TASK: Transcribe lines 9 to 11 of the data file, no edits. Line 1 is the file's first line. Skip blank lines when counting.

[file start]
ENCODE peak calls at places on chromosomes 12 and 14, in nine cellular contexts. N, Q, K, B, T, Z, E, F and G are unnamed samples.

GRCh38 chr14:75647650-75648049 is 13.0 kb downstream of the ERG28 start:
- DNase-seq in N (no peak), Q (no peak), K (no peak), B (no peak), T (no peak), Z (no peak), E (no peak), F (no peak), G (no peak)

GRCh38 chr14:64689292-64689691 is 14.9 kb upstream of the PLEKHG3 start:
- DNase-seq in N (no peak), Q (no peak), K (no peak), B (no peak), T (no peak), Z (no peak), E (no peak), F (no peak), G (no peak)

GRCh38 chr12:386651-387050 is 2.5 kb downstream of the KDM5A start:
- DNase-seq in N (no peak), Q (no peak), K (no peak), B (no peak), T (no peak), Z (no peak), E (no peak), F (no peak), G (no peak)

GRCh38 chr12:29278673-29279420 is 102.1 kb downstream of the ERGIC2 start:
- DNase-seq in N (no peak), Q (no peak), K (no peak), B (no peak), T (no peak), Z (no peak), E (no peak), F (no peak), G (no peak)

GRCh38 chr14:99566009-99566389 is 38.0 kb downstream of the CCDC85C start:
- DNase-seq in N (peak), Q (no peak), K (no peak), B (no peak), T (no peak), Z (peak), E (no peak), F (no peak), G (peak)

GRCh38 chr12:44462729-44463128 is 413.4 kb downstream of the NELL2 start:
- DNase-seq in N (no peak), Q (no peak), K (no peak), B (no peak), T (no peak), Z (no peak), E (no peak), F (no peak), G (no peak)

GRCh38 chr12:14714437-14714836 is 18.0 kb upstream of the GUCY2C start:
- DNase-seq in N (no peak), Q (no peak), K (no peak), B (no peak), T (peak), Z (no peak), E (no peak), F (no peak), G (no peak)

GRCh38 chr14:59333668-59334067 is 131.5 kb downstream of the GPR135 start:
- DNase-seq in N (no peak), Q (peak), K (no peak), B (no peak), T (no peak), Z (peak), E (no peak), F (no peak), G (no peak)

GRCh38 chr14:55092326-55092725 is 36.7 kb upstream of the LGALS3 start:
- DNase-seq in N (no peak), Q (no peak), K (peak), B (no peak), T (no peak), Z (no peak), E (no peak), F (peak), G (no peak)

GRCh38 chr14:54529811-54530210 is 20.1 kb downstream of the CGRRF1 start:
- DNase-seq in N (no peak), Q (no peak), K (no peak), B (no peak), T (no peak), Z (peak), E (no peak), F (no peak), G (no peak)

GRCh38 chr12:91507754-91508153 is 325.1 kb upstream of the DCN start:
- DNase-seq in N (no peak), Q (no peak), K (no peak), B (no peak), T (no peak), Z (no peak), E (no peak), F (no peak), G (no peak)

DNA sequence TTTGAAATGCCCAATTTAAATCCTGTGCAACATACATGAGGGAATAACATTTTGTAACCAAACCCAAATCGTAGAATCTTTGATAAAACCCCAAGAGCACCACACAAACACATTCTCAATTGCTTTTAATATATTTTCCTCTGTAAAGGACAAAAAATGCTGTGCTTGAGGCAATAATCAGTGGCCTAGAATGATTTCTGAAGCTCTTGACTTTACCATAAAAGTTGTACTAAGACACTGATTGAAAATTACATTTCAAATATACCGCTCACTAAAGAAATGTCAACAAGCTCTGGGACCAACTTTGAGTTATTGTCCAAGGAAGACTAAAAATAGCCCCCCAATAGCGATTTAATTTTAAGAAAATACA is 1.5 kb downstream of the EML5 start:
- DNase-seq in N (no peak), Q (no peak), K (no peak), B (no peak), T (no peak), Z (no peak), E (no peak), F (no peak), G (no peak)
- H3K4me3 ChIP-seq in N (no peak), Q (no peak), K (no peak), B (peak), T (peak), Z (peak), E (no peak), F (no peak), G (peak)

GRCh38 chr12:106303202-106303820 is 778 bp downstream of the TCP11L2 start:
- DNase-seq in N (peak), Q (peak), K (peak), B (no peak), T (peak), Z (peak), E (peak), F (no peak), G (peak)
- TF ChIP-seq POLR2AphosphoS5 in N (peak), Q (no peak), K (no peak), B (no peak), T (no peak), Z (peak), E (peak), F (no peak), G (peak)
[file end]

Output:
- DNase-seq in N (no peak), Q (no peak), K (no peak), B (no peak), T (no peak), Z (no peak), E (no peak), F (no peak), G (no peak)

GRCh38 chr14:99566009-99566389 is 38.0 kb downstream of the CCDC85C start:
- DNase-seq in N (peak), Q (no peak), K (no peak), B (no peak), T (no peak), Z (peak), E (no peak), F (no peak), G (peak)